Proof of security? Gensler eyes proof of stake after The Merge
Ethereum’s successful shift from proof of work to proof of stake was a public relations win for the cryptocurrency thanks to dramatically shrinking the network’s energy consumption.
But the most influential markets regulator in the world suggested the code shift could have an unintended consequence that would disrupt the world’s second-largest cryptocurrency and likely reverberate through digital asset markets.
Securities and Exchange Commission Chair Gary Gensler raised eyebrows last week when he hinted that the commission could classify tokens in proof of stake networks as securities. While Gensler did not specifically mention ether, according to multiple reports, the question was asked on the same day developers shifted ether’s blockchain from proof of work to proof of stake in an event called The Merge.
If ether were designated a security, it would effectively reverse unofficial guidance towards the token that the SEC gave four years ago. And it would come with a whole host of reporting requirements for transactions that could throw the cryptocurrency into chaos, as well as broader digital asset markets.
Gensler told reporters that a digital asset switching its network validation could be classified as a security because “the investing public is anticipating profits based on the efforts of others.” The SEC chief made the remarks after an appearance before the Senate Banking Committee last week. The SEC did not respond to a request for additional comment.
Cryptocurrency advocates responded with disbelief.
“The false premise that proof of stake tokens are securities because of the way that transactions are validated on the protocol, quite frankly, shows the need for more education and more common-sense and pro-innovation crypto regulations and laws,” said Alison Smith Mangiero, the acting head of the Proof of Stake Alliance, an industry group. Mangiero called the Howey test, the main legal standard by which assets are classified as securities, “antiquated” and said Gensler’s interpretation of how it applies to proof of stake is "overly broad.”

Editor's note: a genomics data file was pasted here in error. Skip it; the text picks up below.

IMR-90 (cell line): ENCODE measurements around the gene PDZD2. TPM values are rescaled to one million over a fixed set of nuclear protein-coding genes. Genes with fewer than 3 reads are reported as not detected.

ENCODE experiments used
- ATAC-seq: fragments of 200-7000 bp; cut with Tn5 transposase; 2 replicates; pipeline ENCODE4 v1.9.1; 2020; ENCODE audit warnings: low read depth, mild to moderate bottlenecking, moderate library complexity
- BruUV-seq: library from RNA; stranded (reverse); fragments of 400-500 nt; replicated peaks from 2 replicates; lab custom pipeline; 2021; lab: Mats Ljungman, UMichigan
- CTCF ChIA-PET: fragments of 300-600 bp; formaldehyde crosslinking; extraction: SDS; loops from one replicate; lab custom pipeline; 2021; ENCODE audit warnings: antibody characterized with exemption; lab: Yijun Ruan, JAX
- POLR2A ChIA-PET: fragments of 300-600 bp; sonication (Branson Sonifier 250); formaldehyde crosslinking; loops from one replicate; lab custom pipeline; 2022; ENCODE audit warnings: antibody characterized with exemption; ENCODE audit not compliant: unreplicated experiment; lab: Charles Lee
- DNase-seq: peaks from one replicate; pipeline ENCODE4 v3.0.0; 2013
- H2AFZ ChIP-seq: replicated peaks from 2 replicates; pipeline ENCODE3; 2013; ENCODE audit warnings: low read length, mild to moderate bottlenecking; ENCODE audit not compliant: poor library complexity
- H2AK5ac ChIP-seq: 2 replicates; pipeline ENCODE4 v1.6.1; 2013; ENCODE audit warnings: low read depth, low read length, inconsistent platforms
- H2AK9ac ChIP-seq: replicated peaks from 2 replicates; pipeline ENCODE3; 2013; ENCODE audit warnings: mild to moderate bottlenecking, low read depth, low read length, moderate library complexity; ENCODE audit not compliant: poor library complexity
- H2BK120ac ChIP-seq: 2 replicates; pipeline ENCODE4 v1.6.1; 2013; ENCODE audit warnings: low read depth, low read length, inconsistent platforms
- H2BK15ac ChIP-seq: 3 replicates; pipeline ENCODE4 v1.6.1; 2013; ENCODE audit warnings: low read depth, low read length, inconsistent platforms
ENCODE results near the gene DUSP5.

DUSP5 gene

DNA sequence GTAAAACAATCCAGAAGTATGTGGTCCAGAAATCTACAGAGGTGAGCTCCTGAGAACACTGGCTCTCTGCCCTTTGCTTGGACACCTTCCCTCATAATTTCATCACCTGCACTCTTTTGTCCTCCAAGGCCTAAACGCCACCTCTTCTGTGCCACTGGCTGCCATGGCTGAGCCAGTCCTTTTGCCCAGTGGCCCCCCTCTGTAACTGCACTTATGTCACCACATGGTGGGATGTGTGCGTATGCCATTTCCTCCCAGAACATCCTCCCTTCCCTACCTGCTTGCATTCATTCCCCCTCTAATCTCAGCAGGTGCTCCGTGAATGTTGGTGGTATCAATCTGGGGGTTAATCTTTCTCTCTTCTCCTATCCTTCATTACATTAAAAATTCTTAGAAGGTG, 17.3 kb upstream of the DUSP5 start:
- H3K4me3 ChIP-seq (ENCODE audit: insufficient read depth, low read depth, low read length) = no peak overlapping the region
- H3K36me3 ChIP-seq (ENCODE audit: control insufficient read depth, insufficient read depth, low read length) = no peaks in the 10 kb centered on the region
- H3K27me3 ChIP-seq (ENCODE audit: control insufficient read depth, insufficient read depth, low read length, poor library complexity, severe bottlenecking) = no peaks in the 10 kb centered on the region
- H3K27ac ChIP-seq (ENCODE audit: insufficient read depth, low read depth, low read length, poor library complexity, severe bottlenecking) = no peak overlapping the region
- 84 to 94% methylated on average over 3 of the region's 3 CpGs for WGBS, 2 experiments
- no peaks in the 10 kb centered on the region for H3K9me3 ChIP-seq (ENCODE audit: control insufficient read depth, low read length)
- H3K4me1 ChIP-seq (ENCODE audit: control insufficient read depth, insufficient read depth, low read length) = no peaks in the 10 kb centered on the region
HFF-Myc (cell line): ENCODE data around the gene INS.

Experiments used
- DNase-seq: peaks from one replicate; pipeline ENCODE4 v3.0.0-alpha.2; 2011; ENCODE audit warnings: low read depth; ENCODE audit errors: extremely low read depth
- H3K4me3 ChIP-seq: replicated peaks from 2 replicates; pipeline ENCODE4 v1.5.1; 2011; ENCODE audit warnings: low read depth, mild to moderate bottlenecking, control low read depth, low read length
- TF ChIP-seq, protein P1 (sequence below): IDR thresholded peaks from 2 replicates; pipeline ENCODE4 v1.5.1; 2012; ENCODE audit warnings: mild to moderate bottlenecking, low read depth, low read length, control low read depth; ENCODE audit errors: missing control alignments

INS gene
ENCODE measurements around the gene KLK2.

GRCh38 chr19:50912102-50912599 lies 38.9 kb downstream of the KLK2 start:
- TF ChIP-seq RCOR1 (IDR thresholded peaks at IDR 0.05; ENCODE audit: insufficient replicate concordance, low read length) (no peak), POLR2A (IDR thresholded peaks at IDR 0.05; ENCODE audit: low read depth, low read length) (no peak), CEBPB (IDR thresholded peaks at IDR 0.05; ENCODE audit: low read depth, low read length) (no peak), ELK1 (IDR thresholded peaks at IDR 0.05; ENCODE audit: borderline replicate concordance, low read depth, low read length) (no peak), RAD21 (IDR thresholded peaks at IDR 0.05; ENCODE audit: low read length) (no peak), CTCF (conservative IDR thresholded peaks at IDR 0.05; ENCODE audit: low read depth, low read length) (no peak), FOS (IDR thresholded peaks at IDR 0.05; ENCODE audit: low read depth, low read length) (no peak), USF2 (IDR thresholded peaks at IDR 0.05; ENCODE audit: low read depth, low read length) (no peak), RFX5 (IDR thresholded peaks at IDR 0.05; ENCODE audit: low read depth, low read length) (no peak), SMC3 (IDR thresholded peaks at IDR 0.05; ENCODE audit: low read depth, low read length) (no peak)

Coin Center Research Director Peter Van Valkenburgh agreed that the securities standard should not apply to ether, disputing Gensler’s application of the legal standard to staking.
“I do not think that anything about the choice of whether to use a proof of work consensus mechanism internal to a protocol versus proof of stake has any real bearing on the relationship between an owner or investor and promoter or more persons maintaining the network,” said Van Valkenburgh. It also isn’t clear to digital asset developers where the SEC stands on public remarks from a former official, Van Valkenburgh said. Several years ago, former Director of Corporation Finance William Hinman said he viewed bitcoin and ether as outside the traditional designation of a security due to their decentralized networks.
“The SEC doesn't seem interested in general about doing these public rulemakings about crypto policy. They seem content to have sort of vague guidance,” Van Valkenburgh said. “Does the newer vague guidance override the old bit of guidance? They're not clear about it. And that is a big part of the problem.”
Others in the financial policy world say Gensler’s statement is justified. Because Ethereum’s code shift was decided by humans with a financial stake, the cryptocurrency looks like a security, argued Tyler Gellasch, the president and CEO of the Healthy Markets Association and a one-time staffer to former Democratic SEC Commissioner Kara Stein.
“It's a very obvious example of the asset fundamentally changing based on the decisions of human beings, and the valuation of that asset and performance of that asset changing in a very fundamental way,” Gellasch said. “The value of the asset has changed, based on the decisions of the people that are controlling the asset itself.”
Since the SEC began actively enforcing securities laws around blockchain projects during the ‘Initial Coin Offering’ boom of 2017, cryptocurrency supporters have pushed for their assets to be considered commodities, or decentralized ‘utility’ tokens that would fall outside of the paperwork requirements and more stringent regulation that comes with being considered a security. Hinman's 2018 speech, and similar remarks from then-SEC Chair Jay Clayton about tokens reaching a point of utility, rather than being a pure financial instrument, seemed to classify ether in one of those categories rather than as a security.
But Gellasch dismissed the argument that ether could be a commodity, noting ether's properties changed to reduce environmental impact.
“A slab of aluminum doesn't do that,” he said.
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